Basel may soften trading book rules on emissions

Latest FRTB tweaks also include increasing granularity of commodity risk weights

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Basel Committee is thought likely to change treatment of emissions

The Basel Committee on Banking Supervision might opt to give a more favourable treatment to carbon emissions in bank trading books, as part of a bid to make the capital regime more environmentally friendly.

It is one of the latest proposed tweaks to the committee’s Fundamental review of the trading book (FRTB), which was expected to be finalised in December but has now been held back until January.

The FRTB, in the works since 2012, is a post-crisis effort to strengthen trading book rules by addressing the treatment of areas such as securitisations, diversification and liquidity risk. Among other things, the proposals replace the use of value-at-risk with expected shortfall, redraw the boundary between banking and trading books, and strengthen the relationship between the standardised and internal models approach used by more sophisticated global banks.

In the most recent proposals, emissions allowances are treated as exotics and receive a punitive capital charge, but the committee is thought likely to alter their treatment in an effort to ‘green’ Basel rules.

Emissions allowances are tradable instruments that must be surrendered annually by firms emitting greenhouse gases under various national and regional compliance schemes, the largest of which is the European Union Emissions Trading System. Such allowances are typically traded by banks in spot and futures markets on behalf of their clients.

Many banks have withdrawn from all or part of the commodities market in recent years, which could limit the potential benefits of the move. In the past two years, firms such as Barclays, Deutsche Bank and JP Morgan have exited or scaled back their commodity businesses due to declining revenues, regulation and capital constraints.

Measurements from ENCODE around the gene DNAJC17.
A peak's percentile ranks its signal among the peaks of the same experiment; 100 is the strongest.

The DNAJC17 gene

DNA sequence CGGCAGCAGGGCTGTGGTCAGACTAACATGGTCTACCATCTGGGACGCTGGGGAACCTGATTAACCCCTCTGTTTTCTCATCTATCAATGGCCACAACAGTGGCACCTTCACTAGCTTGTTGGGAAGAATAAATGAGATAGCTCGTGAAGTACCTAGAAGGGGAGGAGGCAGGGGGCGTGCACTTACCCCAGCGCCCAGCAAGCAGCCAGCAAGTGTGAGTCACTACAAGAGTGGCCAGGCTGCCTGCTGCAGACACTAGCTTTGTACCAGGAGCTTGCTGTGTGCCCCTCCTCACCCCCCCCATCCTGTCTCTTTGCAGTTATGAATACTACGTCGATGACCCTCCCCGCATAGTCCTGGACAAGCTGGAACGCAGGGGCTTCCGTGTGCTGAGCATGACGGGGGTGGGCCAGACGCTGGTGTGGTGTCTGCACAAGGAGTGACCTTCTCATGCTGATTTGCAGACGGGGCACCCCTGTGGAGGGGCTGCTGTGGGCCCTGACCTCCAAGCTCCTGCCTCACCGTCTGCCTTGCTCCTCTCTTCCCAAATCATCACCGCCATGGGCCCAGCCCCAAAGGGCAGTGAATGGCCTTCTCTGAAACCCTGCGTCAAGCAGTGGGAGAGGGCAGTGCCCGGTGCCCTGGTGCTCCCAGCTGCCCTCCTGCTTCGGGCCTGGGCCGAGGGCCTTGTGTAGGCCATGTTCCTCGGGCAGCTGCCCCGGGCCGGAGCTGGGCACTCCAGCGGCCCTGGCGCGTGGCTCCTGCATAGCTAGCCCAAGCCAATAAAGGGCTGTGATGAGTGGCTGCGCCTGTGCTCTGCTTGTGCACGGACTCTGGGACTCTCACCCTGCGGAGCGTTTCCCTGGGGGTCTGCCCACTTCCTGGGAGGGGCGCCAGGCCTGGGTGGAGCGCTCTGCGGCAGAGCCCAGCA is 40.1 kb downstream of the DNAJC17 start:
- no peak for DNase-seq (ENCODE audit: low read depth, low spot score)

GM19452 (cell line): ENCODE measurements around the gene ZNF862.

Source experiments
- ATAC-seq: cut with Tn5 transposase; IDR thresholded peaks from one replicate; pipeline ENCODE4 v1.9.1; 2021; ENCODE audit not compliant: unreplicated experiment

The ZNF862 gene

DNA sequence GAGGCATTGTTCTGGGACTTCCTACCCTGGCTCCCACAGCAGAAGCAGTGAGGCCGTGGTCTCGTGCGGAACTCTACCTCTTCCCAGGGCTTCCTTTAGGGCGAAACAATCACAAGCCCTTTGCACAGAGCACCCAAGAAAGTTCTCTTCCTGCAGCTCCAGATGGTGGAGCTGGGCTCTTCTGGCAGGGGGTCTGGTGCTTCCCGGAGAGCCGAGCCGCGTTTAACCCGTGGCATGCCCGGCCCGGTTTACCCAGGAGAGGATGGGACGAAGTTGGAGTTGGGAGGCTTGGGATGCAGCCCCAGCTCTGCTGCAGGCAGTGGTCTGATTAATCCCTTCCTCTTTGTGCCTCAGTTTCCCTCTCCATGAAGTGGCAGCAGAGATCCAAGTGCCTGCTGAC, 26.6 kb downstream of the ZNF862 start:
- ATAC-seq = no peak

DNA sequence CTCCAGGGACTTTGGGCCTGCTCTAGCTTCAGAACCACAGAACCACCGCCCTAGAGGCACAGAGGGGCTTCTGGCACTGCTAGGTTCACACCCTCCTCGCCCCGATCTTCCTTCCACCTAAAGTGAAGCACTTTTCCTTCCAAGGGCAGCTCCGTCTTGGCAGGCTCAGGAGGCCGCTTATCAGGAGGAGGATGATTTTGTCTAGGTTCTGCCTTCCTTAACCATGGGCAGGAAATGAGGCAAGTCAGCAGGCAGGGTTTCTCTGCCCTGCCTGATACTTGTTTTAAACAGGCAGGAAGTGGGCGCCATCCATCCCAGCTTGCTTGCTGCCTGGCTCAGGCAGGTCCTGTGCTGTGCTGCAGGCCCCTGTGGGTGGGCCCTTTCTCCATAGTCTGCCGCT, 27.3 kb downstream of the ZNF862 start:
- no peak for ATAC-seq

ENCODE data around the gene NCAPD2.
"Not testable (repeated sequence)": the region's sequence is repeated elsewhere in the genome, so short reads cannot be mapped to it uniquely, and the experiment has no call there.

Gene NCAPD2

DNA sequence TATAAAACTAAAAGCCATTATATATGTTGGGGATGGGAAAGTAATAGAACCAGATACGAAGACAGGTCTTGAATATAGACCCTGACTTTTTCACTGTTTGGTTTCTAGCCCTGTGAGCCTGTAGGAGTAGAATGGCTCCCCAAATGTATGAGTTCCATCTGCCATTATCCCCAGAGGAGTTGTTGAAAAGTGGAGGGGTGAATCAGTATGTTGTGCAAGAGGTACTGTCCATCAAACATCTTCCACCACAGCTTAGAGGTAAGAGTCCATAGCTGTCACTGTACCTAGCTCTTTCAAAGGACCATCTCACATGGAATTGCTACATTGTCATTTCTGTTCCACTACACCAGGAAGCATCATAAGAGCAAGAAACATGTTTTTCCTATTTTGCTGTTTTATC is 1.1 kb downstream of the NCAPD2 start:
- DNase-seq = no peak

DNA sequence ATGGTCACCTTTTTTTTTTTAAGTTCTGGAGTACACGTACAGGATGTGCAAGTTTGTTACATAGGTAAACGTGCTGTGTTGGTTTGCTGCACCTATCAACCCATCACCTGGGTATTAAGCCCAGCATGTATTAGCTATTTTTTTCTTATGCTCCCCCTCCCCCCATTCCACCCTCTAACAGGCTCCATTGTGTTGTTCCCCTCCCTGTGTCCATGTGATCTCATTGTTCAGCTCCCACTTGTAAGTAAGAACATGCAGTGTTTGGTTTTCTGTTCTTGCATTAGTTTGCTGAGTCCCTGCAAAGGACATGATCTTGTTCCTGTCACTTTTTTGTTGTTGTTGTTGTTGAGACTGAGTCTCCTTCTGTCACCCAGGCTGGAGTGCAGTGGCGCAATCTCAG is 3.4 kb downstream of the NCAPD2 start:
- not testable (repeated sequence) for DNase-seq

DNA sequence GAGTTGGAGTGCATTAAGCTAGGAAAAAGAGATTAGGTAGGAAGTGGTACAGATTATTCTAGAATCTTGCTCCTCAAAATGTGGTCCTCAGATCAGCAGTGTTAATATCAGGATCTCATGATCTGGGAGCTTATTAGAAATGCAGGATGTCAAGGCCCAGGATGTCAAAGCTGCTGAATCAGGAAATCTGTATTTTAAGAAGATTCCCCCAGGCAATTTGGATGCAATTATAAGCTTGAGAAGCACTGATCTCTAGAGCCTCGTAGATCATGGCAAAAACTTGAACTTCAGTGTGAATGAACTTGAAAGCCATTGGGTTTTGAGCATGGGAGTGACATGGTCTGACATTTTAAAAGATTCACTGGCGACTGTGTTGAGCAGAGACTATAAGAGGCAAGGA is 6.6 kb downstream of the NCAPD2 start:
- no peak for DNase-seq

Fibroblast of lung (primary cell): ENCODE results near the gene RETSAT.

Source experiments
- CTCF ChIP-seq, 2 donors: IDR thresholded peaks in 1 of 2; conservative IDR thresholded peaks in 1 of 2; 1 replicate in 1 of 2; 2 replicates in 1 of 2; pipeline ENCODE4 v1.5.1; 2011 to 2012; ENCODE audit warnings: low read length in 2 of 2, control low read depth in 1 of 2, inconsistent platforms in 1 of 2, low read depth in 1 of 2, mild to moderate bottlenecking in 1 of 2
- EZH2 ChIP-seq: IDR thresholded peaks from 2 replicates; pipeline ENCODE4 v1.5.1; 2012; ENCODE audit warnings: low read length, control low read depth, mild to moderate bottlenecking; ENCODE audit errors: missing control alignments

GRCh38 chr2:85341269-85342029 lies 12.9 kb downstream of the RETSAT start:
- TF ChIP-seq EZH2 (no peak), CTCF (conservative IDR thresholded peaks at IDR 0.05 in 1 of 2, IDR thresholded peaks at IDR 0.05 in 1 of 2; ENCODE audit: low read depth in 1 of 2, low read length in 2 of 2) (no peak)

“I would struggle to find a bank with a huge carbon trading position. Some banks still have some minor activity in this space – though compared to their interest rate derivatives or forex businesses, this is not a significant position in their trading book,” says Thomas Ehmer, a London-based senior manager at financial and energy consultancy Baringa Partners.

More generally, it is understood that the Basel Committee intends to improve the treatment of commodity exposures under the FRTB. The most recent proposals assign risk weights of 20–80% to commodity trades, depending on which of 11 different buckets they fall into: coal, crude oil, electricity, freight, metals, natural gas, precious metals, grains and oilseed, livestock and dairy, softs and other agricultural commodities, and ‘others’.

It is expected that the number of commodity buckets will now increase, although it is unclear exactly what the new categories will look like.

In what is viewed as a more significant move for global banks, the FRTB is also likely to retain a controversial add-on for residual risk, set at 1% of notional for exotic derivatives with embedded optionality. However, the add-on is expected to be applied to a narrower band of trades.

Banks are increasingly concerned about the capital impact of the FRTB. Based on the results of an impact study conducted in mid-2015, three industry groups said the rules would result in a four-fold increase in market risk capital compared with current levels. The residual risk add-on – hastily inserted into the text by regulators as a way to curb exotics trading – was alone responsible for nearly half the total hike.

Dealers say part of the problem is that the add-on captures any trade that has embedded optionality, or gives clients the right to walk away. Consequently, the Basel Committee is rethinking the idea, says one regulatory source, and the final rules are likely to define two levels of residual risk charge. While exotics would continue to be subject to a punitive 1% charge, simpler instruments containing optionality would receive a lower charge.

It is not yet known exactly where this boundary will be set – and it may well emerge after the rules have been finalised. “The Basel Committee gives a loose definition at this point. My suspicion is we are going to be managing this for a while with FAQs,” says the regulatory source.

While regulatory sources suggest the upcoming document will be final, several critical issues are only expected to be ironed out during a subsequent monitoring period. They include the final calibration of the framework, along with the capital treatment of securitisations and sovereign risk exposures.

The Basel Committee did not respond to a request for comment.

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